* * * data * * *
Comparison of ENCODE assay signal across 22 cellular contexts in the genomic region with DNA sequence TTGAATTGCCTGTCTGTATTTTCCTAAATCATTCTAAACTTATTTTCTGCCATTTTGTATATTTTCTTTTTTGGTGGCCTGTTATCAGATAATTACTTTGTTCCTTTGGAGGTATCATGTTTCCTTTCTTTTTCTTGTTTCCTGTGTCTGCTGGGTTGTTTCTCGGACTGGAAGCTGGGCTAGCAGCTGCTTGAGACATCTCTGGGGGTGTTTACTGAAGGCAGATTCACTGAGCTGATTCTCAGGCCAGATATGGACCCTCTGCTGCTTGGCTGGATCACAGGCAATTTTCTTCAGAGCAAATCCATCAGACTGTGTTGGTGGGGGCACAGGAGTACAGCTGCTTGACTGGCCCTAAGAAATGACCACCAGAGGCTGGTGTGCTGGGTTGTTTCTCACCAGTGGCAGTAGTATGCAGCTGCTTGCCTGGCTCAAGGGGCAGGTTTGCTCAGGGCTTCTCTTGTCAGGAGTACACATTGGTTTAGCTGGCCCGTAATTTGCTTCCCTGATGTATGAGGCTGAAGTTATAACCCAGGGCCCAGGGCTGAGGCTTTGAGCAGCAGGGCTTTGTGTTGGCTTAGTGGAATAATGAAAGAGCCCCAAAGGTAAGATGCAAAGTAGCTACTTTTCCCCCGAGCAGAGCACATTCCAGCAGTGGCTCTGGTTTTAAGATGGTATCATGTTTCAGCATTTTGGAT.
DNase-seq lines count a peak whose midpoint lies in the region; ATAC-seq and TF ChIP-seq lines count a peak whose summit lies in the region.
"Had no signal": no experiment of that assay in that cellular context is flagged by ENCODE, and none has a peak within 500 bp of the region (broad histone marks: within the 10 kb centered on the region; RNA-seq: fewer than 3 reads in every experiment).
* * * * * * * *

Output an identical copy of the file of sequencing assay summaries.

Comparison of ENCODE assay signal across 22 cellular contexts in the genomic region with DNA sequence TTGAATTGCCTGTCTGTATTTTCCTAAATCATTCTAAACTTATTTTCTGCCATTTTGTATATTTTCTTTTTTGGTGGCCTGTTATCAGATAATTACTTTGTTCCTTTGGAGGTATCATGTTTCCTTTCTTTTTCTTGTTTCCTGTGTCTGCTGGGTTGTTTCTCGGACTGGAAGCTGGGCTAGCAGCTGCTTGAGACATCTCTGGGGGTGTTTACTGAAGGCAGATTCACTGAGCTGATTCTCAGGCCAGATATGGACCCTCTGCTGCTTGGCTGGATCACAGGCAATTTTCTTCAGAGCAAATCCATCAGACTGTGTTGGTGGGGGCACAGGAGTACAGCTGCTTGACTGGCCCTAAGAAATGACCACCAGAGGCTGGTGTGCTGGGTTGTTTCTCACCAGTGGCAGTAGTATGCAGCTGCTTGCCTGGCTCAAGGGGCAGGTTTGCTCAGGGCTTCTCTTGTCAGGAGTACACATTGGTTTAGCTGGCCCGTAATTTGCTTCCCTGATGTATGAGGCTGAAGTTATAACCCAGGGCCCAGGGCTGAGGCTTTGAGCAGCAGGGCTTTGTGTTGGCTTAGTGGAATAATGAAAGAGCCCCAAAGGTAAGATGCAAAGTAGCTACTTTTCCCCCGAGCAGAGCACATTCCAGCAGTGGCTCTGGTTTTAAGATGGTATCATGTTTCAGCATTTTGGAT.
DNase-seq lines count a peak whose midpoint lies in the region; ATAC-seq and TF ChIP-seq lines count a peak whose summit lies in the region.
"Had no signal": no experiment of that assay in that cellular context is flagged by ENCODE, and none has a peak within 500 bp of the region (broad histone marks: within the 10 kb centered on the region; RNA-seq: fewer than 3 reads in every experiment).